Hot jobs: Public vs. private sector â which pays more?
|globalnews.ca 31 Oct 2018 at 03:22|
WhenÂ Alicia Vandeweghe graduated from Ryerson University with a masterâs degree in communication and culture in 2008, the deep recession Â discouraged her from continuing on in school.
Her student loans were an inescapable financial weight and she couldnât stomach the thought of taking on even more loans to go to teacherâs college when job prospects seemed so poor.
âThere was an urgency for me to start working,â Vandeweghe says. She gave herself a six-month deadline to find a job and, almost immediately, zeroed in on public sector employment.
A decade later, Vandeweghe ticks off her reasons: decent pay, job security, good benefits and a pension. She alsoÂ thoughtÂ she would be more likely to find meaning in public sector work, a feeling she was helping people.
âI wanted the room for growth. I didnât want to be changing employers every year or two. I wanted that stability. I also wanted to really enjoy what I did.â
She started at Ryerson University on a four-month contract that extended into permanent work. Sheâs been there a decade, and she isnât planning to leave. Sheâs found it fulfilling to help students navigate grad school and found opportunities to be creative, helping out with photography, writing, and helping manage a graphics team.
âIâll likely retire from here.â
Many people arenât quite so secure in their jobs. Itâs estimated that one in five Canadians work precarious jobs , meaning they work part-time or on contracts with little stability. For those people who are angling for more money and a stable job Â â where should they look?
For Vandeweghe, clocking out daily at 5 p.m. to get home to her two children is a huge perk. But public sector jobs arenât alwaysÂ the obvious choice for other people looking for similarly good jobs. You can look at statistics and stereotypes, compare wages, but at the end of the day, Hassan Yussuff, president of the Canadian Labour Congress, says itâs going to depend on what a good job means to you.
Hassan Yussuff, Canadian Labour Congress president, at Third Floor York in Ottawa March 7, 2016. Photo by Blair Gable
Is it just about the zeros on your paycheque? Do you want more paid sick days? What about a pension? Do you care if the computer youâre clacking away on is running software five years outdated? Or if the layers of bureaucracy mean your projects stall for months awaiting approval?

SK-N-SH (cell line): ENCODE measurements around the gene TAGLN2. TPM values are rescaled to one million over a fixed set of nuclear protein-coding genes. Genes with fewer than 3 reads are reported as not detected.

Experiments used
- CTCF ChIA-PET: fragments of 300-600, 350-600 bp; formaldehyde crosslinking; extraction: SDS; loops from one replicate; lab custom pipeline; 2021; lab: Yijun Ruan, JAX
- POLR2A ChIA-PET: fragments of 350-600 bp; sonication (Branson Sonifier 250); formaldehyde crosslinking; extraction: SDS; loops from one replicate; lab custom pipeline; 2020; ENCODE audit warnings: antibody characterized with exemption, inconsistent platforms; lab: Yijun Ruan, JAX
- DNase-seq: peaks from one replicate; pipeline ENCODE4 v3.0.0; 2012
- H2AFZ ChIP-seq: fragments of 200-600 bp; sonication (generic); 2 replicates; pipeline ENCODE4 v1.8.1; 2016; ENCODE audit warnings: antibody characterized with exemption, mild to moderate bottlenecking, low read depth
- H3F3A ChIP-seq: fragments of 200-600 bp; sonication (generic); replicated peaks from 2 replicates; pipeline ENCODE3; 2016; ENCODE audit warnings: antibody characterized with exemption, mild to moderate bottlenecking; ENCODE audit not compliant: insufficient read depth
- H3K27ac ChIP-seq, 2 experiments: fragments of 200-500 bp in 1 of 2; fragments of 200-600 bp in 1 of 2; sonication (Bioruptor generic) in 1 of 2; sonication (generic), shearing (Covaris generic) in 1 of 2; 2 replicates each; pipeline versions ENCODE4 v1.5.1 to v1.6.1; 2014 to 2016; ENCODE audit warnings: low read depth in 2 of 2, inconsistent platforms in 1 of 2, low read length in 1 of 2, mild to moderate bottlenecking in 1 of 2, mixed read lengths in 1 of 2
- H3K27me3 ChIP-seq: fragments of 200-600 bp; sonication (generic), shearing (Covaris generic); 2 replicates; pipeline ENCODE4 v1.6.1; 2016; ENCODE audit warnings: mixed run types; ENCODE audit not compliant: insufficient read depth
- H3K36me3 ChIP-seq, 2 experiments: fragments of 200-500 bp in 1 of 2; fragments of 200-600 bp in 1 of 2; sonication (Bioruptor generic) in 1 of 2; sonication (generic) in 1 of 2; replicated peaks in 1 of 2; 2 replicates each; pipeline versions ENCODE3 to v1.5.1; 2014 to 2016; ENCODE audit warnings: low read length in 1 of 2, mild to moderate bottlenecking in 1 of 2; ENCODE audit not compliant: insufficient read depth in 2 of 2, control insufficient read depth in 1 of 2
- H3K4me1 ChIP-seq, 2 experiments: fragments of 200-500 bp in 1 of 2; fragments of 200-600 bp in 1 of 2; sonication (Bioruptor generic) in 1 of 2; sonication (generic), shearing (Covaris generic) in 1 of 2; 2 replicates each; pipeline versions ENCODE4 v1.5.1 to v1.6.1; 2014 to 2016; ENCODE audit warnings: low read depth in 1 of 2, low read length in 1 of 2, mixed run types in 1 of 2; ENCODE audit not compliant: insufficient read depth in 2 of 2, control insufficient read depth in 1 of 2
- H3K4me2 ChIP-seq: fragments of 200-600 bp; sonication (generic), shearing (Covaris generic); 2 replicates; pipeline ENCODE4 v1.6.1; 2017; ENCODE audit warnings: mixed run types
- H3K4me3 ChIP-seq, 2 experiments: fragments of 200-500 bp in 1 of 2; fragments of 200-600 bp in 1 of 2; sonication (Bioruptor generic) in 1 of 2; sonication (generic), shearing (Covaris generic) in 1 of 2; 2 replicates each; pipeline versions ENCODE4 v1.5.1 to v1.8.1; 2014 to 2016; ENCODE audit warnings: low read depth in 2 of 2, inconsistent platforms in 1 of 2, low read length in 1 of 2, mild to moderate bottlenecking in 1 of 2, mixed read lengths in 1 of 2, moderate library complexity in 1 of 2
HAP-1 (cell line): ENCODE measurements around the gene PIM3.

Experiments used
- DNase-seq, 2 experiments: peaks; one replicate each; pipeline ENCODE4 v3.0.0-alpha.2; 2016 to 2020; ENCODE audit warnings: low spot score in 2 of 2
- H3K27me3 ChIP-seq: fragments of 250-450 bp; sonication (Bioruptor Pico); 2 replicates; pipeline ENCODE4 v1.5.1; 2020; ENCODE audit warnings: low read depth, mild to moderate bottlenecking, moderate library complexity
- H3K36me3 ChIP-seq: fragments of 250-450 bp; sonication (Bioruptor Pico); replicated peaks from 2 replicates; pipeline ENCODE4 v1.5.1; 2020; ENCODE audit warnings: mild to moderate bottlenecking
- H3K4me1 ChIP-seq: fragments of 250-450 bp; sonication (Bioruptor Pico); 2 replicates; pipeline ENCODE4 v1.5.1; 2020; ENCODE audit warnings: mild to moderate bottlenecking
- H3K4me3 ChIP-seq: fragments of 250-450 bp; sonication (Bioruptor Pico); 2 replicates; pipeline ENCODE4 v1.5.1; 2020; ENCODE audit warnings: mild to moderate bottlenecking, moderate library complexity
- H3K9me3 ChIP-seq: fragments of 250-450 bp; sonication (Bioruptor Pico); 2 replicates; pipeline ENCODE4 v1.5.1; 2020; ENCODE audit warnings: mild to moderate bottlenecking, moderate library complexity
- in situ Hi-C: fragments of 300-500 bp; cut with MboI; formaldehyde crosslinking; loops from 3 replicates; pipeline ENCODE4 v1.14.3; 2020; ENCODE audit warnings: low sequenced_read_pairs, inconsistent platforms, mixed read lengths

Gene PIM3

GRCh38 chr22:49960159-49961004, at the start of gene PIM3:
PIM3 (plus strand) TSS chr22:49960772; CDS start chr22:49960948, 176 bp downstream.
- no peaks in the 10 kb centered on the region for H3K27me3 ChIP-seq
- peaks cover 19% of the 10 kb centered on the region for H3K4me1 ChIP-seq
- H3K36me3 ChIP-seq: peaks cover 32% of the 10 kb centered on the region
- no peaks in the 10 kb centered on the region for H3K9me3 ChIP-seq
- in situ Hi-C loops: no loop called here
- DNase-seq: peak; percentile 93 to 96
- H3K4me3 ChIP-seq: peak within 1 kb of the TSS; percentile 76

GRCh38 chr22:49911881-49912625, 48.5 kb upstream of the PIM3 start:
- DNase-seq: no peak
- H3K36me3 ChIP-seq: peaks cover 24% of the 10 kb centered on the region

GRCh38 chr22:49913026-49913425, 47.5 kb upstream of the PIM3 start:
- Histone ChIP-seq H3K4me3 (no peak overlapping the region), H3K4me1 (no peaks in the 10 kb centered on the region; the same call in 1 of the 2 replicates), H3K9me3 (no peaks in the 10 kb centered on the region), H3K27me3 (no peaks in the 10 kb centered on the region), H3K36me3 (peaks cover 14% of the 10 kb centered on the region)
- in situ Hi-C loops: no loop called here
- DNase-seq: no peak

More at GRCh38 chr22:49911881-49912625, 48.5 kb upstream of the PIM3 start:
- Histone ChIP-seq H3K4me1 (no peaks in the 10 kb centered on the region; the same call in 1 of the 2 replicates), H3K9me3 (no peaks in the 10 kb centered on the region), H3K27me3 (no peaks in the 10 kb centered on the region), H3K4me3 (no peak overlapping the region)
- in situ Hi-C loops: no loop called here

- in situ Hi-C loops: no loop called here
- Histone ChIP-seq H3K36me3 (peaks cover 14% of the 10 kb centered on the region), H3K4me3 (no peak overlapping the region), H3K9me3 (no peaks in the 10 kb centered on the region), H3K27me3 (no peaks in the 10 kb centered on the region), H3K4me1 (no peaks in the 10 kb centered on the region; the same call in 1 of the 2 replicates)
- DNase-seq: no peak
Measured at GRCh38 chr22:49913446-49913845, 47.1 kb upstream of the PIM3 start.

âMost people say a good job is a good salary,â Yussuff says, but, he notes, there is a âbroader acceptanceâ now that people get sick and grow old, so theyâre looking for the added security of a benefits package and a pension to retire on â not just a dollar figure.
Still, if boosting the figure on your paycheque is the primary goal, an analysis from the Fraser Institute Â makes it clear: pick public sector work.
It doesnât mean you have to work directly for the government. While nearly two-thirds of Canadians work in the private sector, roughly 20 per cent work in the public realm, meaning theyâre employed by governments of all levels as well as government agencies, crown corporations, and government-funded institutions like hospitals, schools and universities.
They make an average of 10.6 per cent more than their private counterparts, per the 2016 Fraser Institute report, which analyzes 2015 data from Statistics Canadaâs monthly labour force survey and includes both unionized and non-unionized jobs. That premium dropped to 7.2 per cent when the Fraser Institute only compared unionized employees.
âThe gap is pretty consistent and itâs reasonably high,â says Steve Lafleur, a senior policy analyst with the Institute.
How much more youâre estimated to make varies depending on your job. Contractors and supervisors working in trades and transportation experienced the smallest pay bump working in the public sector (3.7 per cent), while those employed in protective services jobs earned the most (39.5 per cent). Teachers and professors fell in the middle, earning an estimated 15.5 per cent more than their private peers.
Angella MacEwen, senior economist at the Canadian Union of Public Employees, urged people not to get too caught up in the 10.6 per cent average wage differential. Some low-paying private jobs, she says, just donât have a public counterpart. The salary earned by food service workers or retail workers or other similar jobs âkind of pulls down the [private sector] average.â
Salary aside, there are still plenty of other factors to weigh. Indeed, many of the benefits that drew Vandeweghe to working at a university go well beyond her paycheque. Per the Fraser Instituteâs numbers, public sector workers enjoy many other non-wage benefits: